Kurt Vonnegut Biography & Facts
Kurt Vonnegut Jr. (; November 11, 1922 – April 11, 2007) was an American writer. In a career spanning over 50 years, he published 14 novels, three short story collections, five plays, and five nonfiction works, with further collections being published after his death.
Born and raised in Indianapolis, Vonnegut attended Cornell University but withdrew in January 1943 and enlisted in the U.S. Army. As part of his training, he studied mechanical engineering at the Carnegie Institute of Technology (now Carnegie Mellon University) and the University of Tennessee. He was then deployed to Europe to fight in World War II and was captured by the Germans during the Battle of the Bulge. He was interned in Dresden, where he survived the Allied bombing of the city in a meat locker of the slaughterhouse where he was imprisoned. After the war, he married Jane Marie Cox, with whom he had three children. He adopted his nephews after his sister died of cancer and her husband was killed in a train accident. He and his wife both attended the University of Chicago, while he worked as a night reporter for the City News Bureau.
Vonnegut published his first novel, Player Piano, in 1952. The novel was reviewed positively but was not commercially successful at the time. In the nearly 20 years that followed, he published several novels that were well regarded, two of which (The Sirens of Titan  and Cat's Cradle ) were nominated for the Hugo Award for best novel. He published a short story collection titled Welcome to the Monkey House in 1968. His breakthrough was his commercially and critically successful sixth novel, Slaughterhouse-Five (1969). The book's anti-war sentiment resonated with its readers amidst the ongoing Vietnam War and its reviews were generally positive. After its release, Slaughterhouse-Five went to the top of The New York Times Best Seller list, thrusting Vonnegut into fame. He was invited to give speeches, lectures, and commencement addresses around the country, and received many awards and honors.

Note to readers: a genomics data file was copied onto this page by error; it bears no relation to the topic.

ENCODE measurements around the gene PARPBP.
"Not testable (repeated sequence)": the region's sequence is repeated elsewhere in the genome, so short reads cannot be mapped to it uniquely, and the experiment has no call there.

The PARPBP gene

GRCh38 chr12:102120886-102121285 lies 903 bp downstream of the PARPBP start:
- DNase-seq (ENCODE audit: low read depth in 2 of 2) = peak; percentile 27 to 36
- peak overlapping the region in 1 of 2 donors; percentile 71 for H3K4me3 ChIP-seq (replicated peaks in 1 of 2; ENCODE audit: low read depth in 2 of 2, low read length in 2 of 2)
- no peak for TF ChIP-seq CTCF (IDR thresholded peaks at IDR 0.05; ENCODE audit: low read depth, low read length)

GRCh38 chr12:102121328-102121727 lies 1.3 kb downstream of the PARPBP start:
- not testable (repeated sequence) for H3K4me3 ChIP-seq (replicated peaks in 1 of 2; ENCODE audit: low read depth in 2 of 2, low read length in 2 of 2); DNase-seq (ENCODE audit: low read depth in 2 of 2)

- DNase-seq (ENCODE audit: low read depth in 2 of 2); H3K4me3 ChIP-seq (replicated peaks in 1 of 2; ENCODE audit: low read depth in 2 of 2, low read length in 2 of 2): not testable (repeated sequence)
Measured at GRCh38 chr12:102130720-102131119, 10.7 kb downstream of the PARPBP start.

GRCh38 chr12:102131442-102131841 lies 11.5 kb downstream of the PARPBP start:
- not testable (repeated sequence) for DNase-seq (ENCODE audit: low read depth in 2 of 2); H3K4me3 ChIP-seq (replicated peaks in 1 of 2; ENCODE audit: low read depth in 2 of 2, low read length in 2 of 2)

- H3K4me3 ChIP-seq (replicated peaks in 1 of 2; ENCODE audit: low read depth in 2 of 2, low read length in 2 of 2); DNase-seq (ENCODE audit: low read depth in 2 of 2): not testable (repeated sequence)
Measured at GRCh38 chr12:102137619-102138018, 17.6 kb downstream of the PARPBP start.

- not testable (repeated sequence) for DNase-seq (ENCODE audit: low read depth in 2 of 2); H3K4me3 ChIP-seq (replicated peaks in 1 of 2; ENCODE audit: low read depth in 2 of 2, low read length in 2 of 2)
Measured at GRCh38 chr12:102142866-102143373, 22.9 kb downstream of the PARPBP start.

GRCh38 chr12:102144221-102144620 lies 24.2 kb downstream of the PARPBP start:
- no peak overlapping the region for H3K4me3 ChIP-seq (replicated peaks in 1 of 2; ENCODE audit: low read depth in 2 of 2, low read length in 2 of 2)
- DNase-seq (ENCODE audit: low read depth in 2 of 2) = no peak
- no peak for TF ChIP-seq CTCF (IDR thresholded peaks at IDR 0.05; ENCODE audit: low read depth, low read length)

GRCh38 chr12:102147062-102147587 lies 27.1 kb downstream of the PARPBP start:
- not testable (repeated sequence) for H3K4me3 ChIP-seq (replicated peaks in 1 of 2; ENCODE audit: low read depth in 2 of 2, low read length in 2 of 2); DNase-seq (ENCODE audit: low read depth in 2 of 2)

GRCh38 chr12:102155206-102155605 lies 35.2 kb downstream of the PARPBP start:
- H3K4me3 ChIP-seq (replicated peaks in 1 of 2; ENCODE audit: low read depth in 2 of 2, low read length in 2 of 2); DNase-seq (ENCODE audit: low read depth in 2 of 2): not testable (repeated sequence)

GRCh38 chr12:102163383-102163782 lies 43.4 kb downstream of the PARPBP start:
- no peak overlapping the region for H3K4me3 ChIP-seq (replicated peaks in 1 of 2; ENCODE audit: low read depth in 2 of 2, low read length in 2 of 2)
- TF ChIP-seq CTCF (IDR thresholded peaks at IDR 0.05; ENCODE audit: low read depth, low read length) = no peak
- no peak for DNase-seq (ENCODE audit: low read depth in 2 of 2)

Later in his career, Vonnegut published several autobiographical essays and short-story collections, such as Fates Worse Than Death (1991) and A Man Without a Country (2005). After his death, he was hailed as one of the most important contemporary writers and a dark humor commentator on American society. His son Mark published a compilation of his unpublished works, titled Armageddon in Retrospect, in 2008. In 2017, Seven Stories Press published Complete Stories, a collection of Vonnegut's short fiction, including five previously unpublished stories. Complete Stories was collected and introduced by Vonnegut friends and scholars Jerome Klinkowitz and Dan Wakefield. Numerous scholarly works have examined Vonnegut's writing and humor.
Family and early life